This July will mark 60 years since the beginning of the chapter in our nation’s history known as the ‘Profumo scandal.’ It was this unhappy episode in which my mother Christine Sloane, formerly Christine Keeler, had a starring role, and is credited with the fall of Harold Macmillan’s government.
The story of that affair is well known: Chris met John Profumo, the secretary of state for war, at a summer pool party at Cliveden. She found herself the focus of the world’s press attention two years later when her relationship with the Tory MP became public knowledge. She had also briefly been with a Soviet called Yevgeny Ivanov, prompting feverish claims that she had been passing him British intelligence from Profumo.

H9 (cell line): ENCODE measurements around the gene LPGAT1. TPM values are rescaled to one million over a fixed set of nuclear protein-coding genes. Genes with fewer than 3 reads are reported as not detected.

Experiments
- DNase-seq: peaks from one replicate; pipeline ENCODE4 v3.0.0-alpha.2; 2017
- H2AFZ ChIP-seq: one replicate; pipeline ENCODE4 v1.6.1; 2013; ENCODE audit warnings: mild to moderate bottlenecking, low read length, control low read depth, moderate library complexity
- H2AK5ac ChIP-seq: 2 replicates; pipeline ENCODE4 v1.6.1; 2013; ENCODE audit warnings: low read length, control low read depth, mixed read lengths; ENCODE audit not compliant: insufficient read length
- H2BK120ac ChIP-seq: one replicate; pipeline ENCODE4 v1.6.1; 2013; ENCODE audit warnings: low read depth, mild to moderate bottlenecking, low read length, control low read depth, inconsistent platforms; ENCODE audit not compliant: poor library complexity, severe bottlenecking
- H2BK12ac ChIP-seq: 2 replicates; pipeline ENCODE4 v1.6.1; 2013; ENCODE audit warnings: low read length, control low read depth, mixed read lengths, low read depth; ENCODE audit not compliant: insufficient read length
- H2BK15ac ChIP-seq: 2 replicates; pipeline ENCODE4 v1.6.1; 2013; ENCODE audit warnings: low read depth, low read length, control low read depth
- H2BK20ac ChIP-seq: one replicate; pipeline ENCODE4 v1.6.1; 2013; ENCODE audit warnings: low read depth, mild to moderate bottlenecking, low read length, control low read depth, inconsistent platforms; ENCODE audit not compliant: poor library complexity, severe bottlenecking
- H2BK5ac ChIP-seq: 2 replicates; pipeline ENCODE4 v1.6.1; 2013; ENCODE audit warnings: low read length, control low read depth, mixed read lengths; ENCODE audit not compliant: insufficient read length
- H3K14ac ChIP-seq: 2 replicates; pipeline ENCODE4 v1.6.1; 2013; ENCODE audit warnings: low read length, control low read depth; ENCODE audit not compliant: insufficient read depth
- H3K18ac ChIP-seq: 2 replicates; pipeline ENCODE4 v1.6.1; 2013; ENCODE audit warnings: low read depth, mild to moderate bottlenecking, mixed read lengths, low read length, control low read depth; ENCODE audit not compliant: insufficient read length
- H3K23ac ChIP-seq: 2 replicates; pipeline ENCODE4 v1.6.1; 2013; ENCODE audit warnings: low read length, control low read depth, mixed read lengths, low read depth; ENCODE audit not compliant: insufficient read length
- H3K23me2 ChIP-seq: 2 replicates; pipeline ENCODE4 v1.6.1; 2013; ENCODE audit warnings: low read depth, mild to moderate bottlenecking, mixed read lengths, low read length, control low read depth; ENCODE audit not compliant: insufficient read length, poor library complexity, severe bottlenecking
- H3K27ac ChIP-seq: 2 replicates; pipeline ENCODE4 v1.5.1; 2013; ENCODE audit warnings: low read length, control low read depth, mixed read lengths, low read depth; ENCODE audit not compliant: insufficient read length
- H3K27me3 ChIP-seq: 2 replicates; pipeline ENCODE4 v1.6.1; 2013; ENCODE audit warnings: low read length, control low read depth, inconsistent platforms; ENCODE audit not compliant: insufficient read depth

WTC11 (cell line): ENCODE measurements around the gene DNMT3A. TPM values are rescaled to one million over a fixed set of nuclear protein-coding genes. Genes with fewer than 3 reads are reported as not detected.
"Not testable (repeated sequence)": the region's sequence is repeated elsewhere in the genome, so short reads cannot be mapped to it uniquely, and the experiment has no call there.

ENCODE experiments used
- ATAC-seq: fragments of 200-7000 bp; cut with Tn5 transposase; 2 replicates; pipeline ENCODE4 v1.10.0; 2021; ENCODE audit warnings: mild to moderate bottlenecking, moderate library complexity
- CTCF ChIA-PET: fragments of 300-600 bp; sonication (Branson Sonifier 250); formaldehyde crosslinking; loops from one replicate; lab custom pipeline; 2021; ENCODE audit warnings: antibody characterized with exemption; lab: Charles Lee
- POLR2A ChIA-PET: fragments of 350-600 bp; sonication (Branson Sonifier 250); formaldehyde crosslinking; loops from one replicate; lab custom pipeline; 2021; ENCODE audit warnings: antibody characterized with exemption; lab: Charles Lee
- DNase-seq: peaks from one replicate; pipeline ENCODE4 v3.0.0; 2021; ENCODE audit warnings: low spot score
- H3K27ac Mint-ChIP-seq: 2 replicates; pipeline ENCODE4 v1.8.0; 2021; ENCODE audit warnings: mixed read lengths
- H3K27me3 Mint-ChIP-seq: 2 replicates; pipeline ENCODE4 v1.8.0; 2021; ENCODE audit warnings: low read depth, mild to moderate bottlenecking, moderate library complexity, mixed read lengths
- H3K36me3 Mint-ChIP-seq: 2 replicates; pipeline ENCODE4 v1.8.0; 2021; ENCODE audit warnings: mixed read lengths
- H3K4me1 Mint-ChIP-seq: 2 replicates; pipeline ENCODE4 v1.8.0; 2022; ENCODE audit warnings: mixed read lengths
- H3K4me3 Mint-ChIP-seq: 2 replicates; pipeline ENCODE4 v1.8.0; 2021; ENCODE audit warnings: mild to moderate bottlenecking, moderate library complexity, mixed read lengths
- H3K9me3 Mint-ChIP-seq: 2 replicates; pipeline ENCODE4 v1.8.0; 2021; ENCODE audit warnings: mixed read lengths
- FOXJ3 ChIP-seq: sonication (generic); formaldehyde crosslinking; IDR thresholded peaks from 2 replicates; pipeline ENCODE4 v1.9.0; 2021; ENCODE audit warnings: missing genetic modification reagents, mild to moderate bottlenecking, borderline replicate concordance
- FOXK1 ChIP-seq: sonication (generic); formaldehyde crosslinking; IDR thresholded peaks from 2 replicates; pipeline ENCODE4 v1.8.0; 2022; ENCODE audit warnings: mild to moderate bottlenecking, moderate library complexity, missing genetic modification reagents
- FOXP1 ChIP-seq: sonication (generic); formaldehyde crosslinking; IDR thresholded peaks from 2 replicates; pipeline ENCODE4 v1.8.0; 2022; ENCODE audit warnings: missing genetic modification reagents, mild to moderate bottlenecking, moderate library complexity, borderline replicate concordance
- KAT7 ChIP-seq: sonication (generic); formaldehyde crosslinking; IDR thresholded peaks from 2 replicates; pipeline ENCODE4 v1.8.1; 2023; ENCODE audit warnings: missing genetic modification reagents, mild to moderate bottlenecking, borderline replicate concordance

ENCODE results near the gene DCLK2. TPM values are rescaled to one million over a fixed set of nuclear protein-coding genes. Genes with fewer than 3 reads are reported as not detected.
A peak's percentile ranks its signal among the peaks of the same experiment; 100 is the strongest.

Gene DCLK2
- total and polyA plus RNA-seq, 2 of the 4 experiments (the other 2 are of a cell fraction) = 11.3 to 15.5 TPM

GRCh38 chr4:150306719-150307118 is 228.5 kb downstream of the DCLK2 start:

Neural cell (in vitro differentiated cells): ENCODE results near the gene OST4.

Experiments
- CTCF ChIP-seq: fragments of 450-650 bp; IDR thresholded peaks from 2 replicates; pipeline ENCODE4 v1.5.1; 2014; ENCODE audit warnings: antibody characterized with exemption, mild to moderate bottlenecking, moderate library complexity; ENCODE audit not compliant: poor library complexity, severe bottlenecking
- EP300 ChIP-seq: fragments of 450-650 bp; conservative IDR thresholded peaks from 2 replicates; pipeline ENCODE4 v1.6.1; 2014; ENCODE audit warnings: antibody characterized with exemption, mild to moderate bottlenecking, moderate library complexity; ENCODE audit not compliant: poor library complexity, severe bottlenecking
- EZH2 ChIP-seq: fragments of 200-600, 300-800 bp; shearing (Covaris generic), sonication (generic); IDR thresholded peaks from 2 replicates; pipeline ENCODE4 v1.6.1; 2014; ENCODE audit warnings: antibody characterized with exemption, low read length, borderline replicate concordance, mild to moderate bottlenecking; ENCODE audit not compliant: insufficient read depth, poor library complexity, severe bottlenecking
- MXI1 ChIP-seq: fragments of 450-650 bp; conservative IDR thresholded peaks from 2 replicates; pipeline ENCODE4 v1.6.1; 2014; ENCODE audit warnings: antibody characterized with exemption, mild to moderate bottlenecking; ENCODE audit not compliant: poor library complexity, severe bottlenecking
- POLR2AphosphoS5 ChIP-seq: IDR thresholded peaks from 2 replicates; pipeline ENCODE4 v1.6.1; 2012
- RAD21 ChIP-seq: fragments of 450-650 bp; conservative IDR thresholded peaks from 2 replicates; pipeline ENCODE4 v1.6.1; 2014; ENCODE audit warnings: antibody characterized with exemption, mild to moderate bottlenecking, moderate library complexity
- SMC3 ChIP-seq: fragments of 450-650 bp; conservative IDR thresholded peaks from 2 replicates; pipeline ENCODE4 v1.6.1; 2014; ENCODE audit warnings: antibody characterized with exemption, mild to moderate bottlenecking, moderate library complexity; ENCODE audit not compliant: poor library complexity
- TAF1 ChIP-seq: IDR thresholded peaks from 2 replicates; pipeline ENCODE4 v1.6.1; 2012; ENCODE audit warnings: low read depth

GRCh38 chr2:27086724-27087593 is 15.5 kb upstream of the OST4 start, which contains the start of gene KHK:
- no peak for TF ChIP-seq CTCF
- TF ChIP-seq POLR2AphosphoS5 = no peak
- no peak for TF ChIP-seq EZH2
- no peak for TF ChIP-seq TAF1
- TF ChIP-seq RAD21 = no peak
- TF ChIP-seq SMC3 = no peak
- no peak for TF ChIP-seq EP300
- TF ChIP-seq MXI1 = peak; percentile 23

What is less well known, however, is the consequences for Chris after being splashed across papers around the world. Her name, deeply tainted, ensured that she was the innocent victim of a subsequent, grave miscarriage of justice. For in December 1963 – six months after Profumo’s resignation – she was sentenced to nine months in jail for lying under oath about an entirely different entanglement.
The incident happened in April 1963. Shortly before she was due to leave her friend Paula’s house in Westminster for an evening of dancing, Chris was attacked by jazz singer Aloysius ‘Lucky’ Gordon. She had known him for 18 months, during which time he had abused, assaulted and, according to Christine, even raped her on two occasions. That evening, in full view of two of Paula’s friends, he hit and kicked my mother. Paula called the police, and Gordon fled. The two men who had witnessed the attack, Rudolph Fenton and Clarence Camacchio, wanted nothing to do with it, so ran and hid in a bedroom when the police arrived. As West Indians with criminal records, they were afraid of the police.